Waterproof, Louisiana

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Waterproof is a town in Tensas Parish, Louisiana, United States with a population of 834 as of 2000 census. Waterproof is approximately seventeen miles north of Ferriday, one of the two principal communities of Concordia Parish.

Poverty abounds in Waterproof, a delta town dependent on farming. Cotton is the most common crop, but corn and soybeans are also important. In 2008, drought destroyed much of the corn crop.


Civil War

During the American Civil War, a garrison of three hundred African American troops based in Waterproof was attacked on February 13, 1864, by eight hundred Confederates under Captain Eli Bowman. The Federal gunboat Forest Rose opened fire from the Mississippi River and drove back Bowman's men. The next day Bowman resumed the attack, but the Forest Rose again shelled the Confederates, who again fell back in confusion. Joining Bowman was the cavalry commanded by Isaac F. Harrison. On February 15, Harrison, in command, tried to storm Waterproof but was again checked by the Forest Rose. Harrison was compelled to call off the attack and retreated westward toward Harrisonburg, the seat of Catahoula Parish. "The Confederates unreasonable fear of gunboats had been insurmountable, and Waterproof remained in Federal hands," explained historian John D. Winters in his The Civil War in Louisiana (1963).[1]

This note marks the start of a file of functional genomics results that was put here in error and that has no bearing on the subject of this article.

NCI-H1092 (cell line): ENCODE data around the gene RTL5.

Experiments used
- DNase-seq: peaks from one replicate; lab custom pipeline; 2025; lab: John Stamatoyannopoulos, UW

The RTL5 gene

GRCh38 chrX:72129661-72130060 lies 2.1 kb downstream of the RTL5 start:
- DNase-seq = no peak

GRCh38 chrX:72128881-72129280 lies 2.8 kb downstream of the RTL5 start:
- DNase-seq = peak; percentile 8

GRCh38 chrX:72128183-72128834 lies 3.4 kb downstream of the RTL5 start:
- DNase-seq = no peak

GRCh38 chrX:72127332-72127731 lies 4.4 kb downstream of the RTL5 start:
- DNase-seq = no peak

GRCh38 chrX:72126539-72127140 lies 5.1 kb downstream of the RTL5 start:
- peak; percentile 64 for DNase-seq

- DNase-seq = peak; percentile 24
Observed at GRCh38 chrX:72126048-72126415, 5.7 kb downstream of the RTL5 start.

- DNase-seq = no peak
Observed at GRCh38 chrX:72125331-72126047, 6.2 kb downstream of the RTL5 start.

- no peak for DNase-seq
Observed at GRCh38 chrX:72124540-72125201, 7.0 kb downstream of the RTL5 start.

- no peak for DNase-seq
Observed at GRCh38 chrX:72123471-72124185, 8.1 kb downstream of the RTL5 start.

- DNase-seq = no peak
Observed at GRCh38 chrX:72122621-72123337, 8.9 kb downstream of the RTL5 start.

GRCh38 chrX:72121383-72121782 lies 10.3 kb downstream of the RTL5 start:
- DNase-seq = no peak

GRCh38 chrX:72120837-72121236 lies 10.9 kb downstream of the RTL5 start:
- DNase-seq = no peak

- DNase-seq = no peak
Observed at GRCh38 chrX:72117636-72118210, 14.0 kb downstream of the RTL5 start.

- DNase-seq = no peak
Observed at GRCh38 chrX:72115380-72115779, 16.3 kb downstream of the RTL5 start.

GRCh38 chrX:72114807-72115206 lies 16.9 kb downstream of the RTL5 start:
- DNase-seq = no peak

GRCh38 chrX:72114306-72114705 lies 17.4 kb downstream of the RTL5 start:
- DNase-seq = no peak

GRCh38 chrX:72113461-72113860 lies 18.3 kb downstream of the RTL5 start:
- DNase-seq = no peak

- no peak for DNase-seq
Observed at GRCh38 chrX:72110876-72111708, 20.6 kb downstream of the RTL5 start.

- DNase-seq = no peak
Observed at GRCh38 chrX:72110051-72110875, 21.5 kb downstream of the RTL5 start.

As of the census [2] of 2000, there were 834 people, 353 households, and 194 families residing in the town. The population density was 1,197.9 people per square mile (460.0/km²). There were 427 housing units at an average density of 613.3/sq mi (235.5/km²). The racial makeup of the town was 11.87% White, 87.41% African American, and 0.72% from two or more races. Hispanic or Latino of any race were 0.96% of the population.

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